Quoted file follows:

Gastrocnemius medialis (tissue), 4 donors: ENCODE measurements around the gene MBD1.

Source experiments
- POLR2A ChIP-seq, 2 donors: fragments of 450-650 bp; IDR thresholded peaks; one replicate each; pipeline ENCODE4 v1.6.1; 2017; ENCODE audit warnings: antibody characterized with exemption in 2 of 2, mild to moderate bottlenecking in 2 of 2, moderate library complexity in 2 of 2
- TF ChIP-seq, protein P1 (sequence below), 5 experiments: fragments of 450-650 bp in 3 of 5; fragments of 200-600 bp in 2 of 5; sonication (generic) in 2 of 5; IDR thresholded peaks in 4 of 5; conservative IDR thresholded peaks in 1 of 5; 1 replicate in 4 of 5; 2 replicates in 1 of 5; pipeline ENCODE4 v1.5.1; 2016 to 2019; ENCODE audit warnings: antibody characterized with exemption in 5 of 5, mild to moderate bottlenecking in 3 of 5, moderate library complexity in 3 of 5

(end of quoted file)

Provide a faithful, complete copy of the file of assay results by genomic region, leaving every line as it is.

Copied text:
Gastrocnemius medialis (tissue), 4 donors: ENCODE measurements around the gene MBD1.

Source experiments
- POLR2A ChIP-seq, 2 donors: fragments of 450-650 bp; IDR thresholded peaks; one replicate each; pipeline ENCODE4 v1.6.1; 2017; ENCODE audit warnings: antibody characterized with exemption in 2 of 2, mild to moderate bottlenecking in 2 of 2, moderate library complexity in 2 of 2
- TF ChIP-seq, protein P1 (sequence below), 5 experiments: fragments of 450-650 bp in 3 of 5; fragments of 200-600 bp in 2 of 5; sonication (generic) in 2 of 5; IDR thresholded peaks in 4 of 5; conservative IDR thresholded peaks in 1 of 5; 1 replicate in 4 of 5; 2 replicates in 1 of 5; pipeline ENCODE4 v1.5.1; 2016 to 2019; ENCODE audit warnings: antibody characterized with exemption in 5 of 5, mild to moderate bottlenecking in 3 of 5, moderate library complexity in 3 of 5